Bob Weir and RatDog at Hampton Beach Casino Ballroom
New Hampshire, July 23 and 24, 2009
While I was driving up to Hampton Beach from Logan airport, I was thinking that I’ve done crazier things than fly halfway across the country by myself for a weekend to see two concerts, but it had been a while. Still, it’s a precedent I’m glad I set.
RatDog was playing two shows over the weekend at the Hampton Beach Casino Ballroom, one of a handful of two day runs on their Summer 2009 tour. Tickets in hand, beachside reservations booked, I rolled into town on a cool, foggy morning.
Hampton Beach is a small beach community in New Hampshire, just north of the Massachusetts state line. It’s hopping with tourists in the summer, with dozens of little hotels dotting the beach road. The Hampton Beach Casino Ballroom is a big draw. It seats 5,000, and it’s been a regular RatDog stop for years.
Early the day of the first show, there was a guy in line, folding lawn chair and all, by 2:30 PM. Mostly because it was chilly, outside the entry to the Ballroom was not a particularly inviting space. It does lead into an arcade, with lots of tourist shops, but it’s just concrete, dirty with age and use, at the Ballroom’s entry. But, sure enough, by 6 PM, the line had grown considerably. The dedicated will line up early for general admission shows so they can secure front row, leaning against the stage and/or security barrier, looking right up at the band.
RatDog usually eases into the night by starting off with a jam that morphs into a opening song. The first night, it was Casey Jones. My first Casey Jones. I’d met an old head at the bar, we had a couple of drinks before the show – he was “yeah, I was at Watkins Glen” old school – and we both went nuts when Bobby broke into this. “And you know that notion just crossed my mind.”
Unfortunately, there’s no audience tape version up on the Internet Archive for the first night. Otherwise, I’d be linking all the songs. Someone uploaded the Saturday show, though.
The boys waste no time moving into the evening’s Dylan cover – All Along the Watchtower. This is a song that’s tough not to get a good jam out of, and Bobby tackles it with enthusiasm. Mark Karan has a lot of fun noodling on this one, and I found it infectious.
Another highlight from the first set was Ship of Fools. “Went to see the captain, strangest I could find…” They also played Victim or the Crime – a late era Dead tune – with great guitar embellishments from Mark Karan. There’s an eastern flare to the song. Minor key? Like lick my love pump? I don’t know. But it was tasty. My first Victim, too.
One of the keys to RatDog is the sax player, Kenny Brooks. He joined the band in 2000, replacing saxophonist Dave Ellis. He does some amazing soloing in Eyes of the World. Around 11 minutes in. It just happens to be one of the longest Eyes I’ve seen. 25 minutes, in fact. 25 minutes of pure awesome. Especially when, around 5:45, Bobby flubs a line, sees it, and says into the mic, “Shit!” But, really, who cares? Too many people dog Bobby for flubbing lyrics, but really, who do you know who can play rhythm guitar and sing 99% of the lyrics for over 150 songs? Frankly, I don’t think there’s anybody else in the world who can do that. Jerry could. And Dylan, who can top it off by being able to play that many of his own songs, not including all the covers he knows.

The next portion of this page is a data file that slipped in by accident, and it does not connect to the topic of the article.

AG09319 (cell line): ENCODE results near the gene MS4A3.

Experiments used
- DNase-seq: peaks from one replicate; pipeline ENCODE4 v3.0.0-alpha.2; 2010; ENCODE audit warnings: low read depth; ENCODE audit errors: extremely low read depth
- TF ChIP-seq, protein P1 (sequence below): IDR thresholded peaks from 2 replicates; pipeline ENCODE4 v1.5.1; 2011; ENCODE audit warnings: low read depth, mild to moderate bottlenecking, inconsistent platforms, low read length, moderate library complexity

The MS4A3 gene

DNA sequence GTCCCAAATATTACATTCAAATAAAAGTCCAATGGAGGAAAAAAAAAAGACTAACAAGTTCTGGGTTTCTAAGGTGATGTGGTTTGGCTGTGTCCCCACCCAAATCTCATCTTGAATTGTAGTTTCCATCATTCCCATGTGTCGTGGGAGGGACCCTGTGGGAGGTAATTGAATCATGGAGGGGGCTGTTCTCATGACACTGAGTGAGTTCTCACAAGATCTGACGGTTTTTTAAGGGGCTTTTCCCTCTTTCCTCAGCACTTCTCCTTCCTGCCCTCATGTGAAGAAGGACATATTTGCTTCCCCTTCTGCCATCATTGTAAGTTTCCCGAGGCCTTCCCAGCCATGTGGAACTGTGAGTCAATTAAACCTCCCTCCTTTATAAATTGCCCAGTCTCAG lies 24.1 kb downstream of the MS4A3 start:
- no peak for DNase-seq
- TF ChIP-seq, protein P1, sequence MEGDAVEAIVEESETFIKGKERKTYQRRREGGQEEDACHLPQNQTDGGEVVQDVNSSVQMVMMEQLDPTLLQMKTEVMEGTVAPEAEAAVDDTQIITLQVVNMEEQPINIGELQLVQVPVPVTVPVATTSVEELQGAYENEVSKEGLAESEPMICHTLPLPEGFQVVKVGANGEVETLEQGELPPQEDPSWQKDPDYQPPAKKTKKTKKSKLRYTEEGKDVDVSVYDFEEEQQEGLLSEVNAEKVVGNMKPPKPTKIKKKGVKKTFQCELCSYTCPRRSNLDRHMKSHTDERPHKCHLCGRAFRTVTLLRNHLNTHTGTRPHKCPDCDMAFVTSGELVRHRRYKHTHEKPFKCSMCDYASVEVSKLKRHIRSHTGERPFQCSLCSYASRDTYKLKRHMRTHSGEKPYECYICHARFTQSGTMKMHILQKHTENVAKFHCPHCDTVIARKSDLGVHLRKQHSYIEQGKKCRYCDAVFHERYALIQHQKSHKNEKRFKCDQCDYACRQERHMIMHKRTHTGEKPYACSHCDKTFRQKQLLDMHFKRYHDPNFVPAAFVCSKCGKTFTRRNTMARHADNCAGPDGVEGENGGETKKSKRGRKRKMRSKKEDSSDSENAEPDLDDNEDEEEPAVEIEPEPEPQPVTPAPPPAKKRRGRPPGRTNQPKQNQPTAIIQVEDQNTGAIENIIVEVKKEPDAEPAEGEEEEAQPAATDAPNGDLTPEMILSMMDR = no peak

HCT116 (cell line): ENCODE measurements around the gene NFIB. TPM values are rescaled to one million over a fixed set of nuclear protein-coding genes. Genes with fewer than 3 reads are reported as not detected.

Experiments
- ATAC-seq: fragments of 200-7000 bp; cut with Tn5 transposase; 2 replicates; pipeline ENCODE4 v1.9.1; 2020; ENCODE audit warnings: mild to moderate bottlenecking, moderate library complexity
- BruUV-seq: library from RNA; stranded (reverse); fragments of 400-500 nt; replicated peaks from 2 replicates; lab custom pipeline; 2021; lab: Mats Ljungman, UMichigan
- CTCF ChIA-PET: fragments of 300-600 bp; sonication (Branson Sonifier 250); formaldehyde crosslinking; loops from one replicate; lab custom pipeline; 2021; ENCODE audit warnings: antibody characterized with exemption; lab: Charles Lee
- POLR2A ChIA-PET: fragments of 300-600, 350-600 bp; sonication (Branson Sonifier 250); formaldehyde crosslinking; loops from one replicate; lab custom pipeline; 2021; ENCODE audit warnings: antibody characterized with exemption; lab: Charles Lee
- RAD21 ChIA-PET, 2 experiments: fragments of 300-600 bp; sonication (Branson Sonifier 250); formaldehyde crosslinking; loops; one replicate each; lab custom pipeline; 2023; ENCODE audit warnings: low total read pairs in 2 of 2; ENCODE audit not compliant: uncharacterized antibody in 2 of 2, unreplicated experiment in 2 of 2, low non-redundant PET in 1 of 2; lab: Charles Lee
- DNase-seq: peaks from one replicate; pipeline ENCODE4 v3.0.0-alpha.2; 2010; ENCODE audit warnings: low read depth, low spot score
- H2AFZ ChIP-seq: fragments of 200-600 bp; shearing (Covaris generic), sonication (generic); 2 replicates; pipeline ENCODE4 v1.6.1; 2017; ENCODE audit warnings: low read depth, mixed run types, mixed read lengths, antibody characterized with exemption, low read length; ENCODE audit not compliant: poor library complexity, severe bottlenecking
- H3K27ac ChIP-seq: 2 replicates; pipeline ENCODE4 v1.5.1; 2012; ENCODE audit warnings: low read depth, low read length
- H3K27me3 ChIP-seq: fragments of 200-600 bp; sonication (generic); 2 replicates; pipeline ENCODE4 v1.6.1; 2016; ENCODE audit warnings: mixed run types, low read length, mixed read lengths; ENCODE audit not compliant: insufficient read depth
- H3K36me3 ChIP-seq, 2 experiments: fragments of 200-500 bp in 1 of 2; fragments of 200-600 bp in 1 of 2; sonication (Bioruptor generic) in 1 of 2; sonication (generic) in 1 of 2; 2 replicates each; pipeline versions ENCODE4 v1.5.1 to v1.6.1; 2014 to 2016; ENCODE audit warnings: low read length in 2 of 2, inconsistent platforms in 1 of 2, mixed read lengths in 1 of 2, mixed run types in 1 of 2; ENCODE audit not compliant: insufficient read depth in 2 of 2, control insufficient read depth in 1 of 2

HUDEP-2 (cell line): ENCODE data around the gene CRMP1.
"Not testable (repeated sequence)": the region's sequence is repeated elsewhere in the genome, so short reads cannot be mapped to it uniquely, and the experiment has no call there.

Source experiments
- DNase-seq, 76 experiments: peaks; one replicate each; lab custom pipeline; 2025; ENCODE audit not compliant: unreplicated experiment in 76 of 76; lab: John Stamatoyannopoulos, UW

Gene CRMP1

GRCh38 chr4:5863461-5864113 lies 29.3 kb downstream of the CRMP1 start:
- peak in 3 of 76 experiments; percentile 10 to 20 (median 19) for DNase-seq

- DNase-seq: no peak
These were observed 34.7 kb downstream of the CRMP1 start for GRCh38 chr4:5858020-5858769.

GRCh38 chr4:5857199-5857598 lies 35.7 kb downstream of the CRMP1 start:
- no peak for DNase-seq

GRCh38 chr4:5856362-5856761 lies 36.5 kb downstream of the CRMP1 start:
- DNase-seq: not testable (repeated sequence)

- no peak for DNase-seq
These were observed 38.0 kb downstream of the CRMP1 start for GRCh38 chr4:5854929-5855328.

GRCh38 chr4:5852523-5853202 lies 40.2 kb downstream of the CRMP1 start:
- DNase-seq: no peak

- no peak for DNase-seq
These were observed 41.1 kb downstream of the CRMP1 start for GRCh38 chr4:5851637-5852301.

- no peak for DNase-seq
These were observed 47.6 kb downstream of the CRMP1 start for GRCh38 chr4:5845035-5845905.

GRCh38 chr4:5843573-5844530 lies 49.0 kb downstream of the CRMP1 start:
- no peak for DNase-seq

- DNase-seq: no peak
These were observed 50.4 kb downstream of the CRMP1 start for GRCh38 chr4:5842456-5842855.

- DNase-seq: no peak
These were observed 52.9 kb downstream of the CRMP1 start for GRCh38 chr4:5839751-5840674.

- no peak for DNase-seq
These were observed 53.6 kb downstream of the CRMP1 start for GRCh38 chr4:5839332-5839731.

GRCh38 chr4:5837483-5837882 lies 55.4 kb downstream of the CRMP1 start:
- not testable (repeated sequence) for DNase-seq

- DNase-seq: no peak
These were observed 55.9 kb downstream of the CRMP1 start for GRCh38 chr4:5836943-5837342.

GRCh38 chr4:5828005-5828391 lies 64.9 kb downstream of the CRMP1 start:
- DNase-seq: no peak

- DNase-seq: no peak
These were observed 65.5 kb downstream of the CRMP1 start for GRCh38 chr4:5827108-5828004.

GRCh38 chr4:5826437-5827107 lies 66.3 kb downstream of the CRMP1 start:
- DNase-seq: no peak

Second set closer: There wasn’t anything particularly spectacular about the China Cat, but once they rolled into I Know You Rider, it got serious. “I wish I was a headlight on a northbound train!” The Dead injected a weight into that phrase that no one else does, and RatDog carries it forward. It was a brilliant set closer. With a shot of energy from the crowd, it soared. That’s the brilliance of these shows. Everyone contributes to the show – what Phil Lesh refers to as the group mind. Close to 5,000 hardcore fans going nuts.
The Ballroom is a great old place. Wood floors, with a rich patina from age. Security was way too hyperactive and in the crowd, and I have to give the management of the venue a big thumbs down for that. There wasn’t that much pot smoking to begin with, but no matter where you were, you experienced security muscling their way through the crowd 2 or 3 times trying to reach smoke, more depending on where you are. Which kind of interferes with the enjoyment of the show. On the positive side, they mostly seemed to give people warnings rather than eject them offhand.
The second night really did it for me. A great sequence in the second set – Desolation Row, followed by Estimated Prophet into The Other One. Mark Karan is a great guitar player in his own right, and it needs to be acknowledged. He has “assumed the role of the mighty,” as the song says. And I think he does a hell of a job at it. A playful delivery of the Dylan epic, followed by a rocking Estimated, into a thunderous rendition of The Other One – it really goes into overdrive about 2 minutes in. Check it out. Don’t give up before hitting 2:30.
Desolation Row just blew my mind. I remember it vividly – where I was, what I was doing when it kicked off, how the crowd reacted. Bobby injects a tremendous amount of emotion into the lyrics – the phrasing is just right, all the way through. He lives this song. Bobby is a great Dylan interpreter.
They closed the show with a Dark Star into Going Down the Road Feeling Bad. The crowd really enjoyed it. And I have to say it was a great road trip for me. Combined, the two shows were a great weekend event. There’s something about multi night runs like this. The band settles in, and so does the crowd, so the energy really soars. The same thing happened on my trip to New York to see RatDog at the Grand Ballroom in October. More on that up next.